Many Americans are outraged that their tax dollars have helped support work that they consider obscene or sacrilegious. They argue that NEA funding favors an elite group of artists who are alienated from mainstream American culture. They demand that the NEA be eliminated.
Many others, however, argue that the arts, even controversial works of art, are vital to the flourishing of a rich national culture and a free society. Recent polls indicate that a majority of Americans favor public support of the arts.
History of Art Funding in America
Although other nations in the developed world have long traditions of government funding for the arts, the United States does not. Symphony orchestras, museums, and individual artists have depended for support on donations from corporations and private foundations. Presidents Buchanan (in 1859), Harrison (in 1891), and Theodore Roosevelt (in 1901) tried to establish a national council on the arts. Their proposals failed. The first major government funding of the arts didn't occur until the 1930s during the Great Depression. The Works Progress Administration (WPA) hired thousands of writers, musicians, painters, sculptures, and other artists to work on public art projects. But the WPA was viewed as a relief project—one that provided employment. In 1939, Congress ended the WPA's art projects.
The Development of the NEA
It wasn't until 1964 that the National Endowment for the Arts was conceived as part of President Lyndon Johnson's "Great Society." Along with a war on poverty, new education programs, and increased care for the elderly, the Great Society would, Johnson proclaimed, provide money and expertise to "encourage the development and growth of the arts throughout the nation." In 1965, Congress created the National Endowment for the Arts. Its mission was to "foster the excellence, diversity, and vitality of the arts in the United States."
To judge artistic excellence, diversity, and vitality, the NEA established "peer panels," appointed by the NEA chairperson. According to federal legislation, the approximately 800 members of the different panels must have shown expertise and leadership in the type of art they are reviewing. They must also be diverse geographically, culturally, and in points of view. All decisions of the peer panels are reviewed by the National Council of the Arts, a 26-member committee appointed by the president. The council then recommends grant finalists to the NEA chairperson, who makes the final decision on all grants.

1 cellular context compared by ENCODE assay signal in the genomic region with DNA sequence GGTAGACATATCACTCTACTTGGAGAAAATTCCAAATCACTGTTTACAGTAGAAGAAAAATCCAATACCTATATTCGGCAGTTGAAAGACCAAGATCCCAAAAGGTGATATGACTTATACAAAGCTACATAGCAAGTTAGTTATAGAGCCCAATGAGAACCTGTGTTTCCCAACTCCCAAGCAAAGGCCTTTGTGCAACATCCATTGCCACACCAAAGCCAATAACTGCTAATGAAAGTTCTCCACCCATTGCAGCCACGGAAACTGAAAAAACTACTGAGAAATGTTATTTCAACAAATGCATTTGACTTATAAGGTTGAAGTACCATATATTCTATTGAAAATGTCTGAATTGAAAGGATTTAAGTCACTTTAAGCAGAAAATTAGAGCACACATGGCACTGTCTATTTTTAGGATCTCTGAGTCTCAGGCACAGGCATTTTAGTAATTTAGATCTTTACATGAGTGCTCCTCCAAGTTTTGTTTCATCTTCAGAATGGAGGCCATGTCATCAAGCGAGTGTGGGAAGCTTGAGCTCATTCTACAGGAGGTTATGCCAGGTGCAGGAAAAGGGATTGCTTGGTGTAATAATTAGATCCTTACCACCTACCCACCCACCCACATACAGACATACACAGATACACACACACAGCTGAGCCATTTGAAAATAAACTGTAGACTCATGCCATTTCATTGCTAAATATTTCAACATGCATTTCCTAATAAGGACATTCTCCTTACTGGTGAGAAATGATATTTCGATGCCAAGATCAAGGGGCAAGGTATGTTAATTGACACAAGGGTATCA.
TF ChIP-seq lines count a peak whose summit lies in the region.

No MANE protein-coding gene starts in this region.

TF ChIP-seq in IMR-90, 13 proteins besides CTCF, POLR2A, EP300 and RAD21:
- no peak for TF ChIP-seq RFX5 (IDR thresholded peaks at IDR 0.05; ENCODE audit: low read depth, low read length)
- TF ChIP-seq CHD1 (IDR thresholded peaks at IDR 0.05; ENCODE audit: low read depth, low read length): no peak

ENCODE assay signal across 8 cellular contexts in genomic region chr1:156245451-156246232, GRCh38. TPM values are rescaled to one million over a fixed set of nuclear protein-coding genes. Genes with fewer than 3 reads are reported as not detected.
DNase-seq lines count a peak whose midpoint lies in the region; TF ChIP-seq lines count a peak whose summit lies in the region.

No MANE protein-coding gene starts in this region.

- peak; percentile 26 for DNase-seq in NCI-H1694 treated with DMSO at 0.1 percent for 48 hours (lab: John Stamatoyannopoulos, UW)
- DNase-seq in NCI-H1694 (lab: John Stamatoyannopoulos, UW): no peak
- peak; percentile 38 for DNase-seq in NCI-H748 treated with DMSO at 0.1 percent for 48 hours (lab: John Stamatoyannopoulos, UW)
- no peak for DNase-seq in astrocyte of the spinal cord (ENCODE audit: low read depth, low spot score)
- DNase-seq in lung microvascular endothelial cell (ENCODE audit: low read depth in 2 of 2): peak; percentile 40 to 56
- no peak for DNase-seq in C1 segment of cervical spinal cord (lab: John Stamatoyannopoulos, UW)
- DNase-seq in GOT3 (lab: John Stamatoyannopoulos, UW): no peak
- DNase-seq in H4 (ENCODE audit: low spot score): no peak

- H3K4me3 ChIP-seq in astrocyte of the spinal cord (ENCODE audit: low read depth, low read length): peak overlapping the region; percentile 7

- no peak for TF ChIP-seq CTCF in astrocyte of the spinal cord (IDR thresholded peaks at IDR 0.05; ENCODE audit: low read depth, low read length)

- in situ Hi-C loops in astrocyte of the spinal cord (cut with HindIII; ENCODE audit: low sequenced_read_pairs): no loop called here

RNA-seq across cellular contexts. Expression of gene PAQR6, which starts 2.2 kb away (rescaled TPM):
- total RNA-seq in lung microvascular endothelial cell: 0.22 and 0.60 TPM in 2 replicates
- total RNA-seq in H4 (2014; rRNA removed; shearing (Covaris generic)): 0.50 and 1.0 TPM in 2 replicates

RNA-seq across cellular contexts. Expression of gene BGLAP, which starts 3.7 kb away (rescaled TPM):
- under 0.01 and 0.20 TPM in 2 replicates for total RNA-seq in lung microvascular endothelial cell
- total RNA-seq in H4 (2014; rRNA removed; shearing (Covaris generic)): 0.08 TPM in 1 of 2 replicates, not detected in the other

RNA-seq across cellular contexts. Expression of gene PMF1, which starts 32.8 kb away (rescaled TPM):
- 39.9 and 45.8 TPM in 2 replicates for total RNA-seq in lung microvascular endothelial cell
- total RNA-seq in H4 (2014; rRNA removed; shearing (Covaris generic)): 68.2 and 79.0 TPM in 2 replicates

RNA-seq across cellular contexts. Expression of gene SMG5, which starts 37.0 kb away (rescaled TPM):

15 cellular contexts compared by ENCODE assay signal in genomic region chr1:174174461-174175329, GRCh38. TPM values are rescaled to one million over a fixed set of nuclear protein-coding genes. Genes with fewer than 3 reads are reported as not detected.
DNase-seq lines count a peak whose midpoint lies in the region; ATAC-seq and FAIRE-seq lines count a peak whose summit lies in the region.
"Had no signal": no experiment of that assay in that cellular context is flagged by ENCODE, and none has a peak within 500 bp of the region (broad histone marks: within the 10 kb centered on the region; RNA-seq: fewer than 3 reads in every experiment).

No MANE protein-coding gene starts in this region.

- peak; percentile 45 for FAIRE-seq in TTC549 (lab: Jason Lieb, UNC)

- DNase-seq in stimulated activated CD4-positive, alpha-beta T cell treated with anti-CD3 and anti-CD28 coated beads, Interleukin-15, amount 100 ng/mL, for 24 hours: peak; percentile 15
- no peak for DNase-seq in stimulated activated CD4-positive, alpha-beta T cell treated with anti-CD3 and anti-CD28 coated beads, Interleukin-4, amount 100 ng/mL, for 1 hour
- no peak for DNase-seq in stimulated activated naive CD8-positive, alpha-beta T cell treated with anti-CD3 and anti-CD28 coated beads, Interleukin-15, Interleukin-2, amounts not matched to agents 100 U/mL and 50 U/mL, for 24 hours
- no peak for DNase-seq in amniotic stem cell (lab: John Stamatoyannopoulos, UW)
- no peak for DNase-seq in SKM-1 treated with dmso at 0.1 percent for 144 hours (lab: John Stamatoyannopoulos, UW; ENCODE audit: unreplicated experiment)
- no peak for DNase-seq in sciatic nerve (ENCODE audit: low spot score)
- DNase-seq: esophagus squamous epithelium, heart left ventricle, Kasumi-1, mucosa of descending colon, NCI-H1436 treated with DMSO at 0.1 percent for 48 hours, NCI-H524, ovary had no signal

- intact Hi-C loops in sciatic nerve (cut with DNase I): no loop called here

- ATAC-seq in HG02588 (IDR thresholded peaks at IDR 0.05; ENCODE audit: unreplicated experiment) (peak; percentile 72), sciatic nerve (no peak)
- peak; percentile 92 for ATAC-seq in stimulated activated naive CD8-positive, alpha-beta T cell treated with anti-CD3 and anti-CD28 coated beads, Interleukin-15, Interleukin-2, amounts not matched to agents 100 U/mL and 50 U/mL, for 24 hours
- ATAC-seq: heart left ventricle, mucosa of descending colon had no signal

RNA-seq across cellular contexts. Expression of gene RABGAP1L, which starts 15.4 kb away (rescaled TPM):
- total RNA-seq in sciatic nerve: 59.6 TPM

For many years, the NEA had bipartisan support. The Johnson administration, moving deeper and deeper into the Vietnam quagmire, lost interest in building up the NEA. During the Nixon and Ford administrations, however, the NEA's budget grew tenfold. The Carter and Reagan administrations continued supporting the NEA.
From the NEA's founding, there had always been critics. But in 1989, a storm of criticism fell on the NEA in the wake of its support for the works of Mapplethorpe, Serrano, and Finley. Congress responded by passing a law in 1990 requiring that the agency only fund works that meet "general standards of decency and respect for the diverse beliefs and values of the American public." This law was the first content restriction that Congress had ever placed on the NEA.
The NEA chairperson immediately turned down four grant requests that had been recommended for approval. The four artists (one was Finley) sued the NEA, and in 1992, a federal judge ruled that the decency requirement was unconstitutional. In November 1996, an appeals court voted 2–1 to uphold this ruling. The two-judge majority said that the law was vague and would allow the NEA to refuse funding "because of the artist's political or social message or because the art or artist is too controversial." However, an 8–1 Supreme Court majority voted to reverse the decision of the appeals court in the 1998 case of National Endowment for the Arts v. Karen Finley. Sandra Day O'Connor expressed the opinion of the court when she stated that "the First Amendment protects artists' rights to express themselves as indecently and disrespectfullyas they like, but does not compel the Government to fund that speech."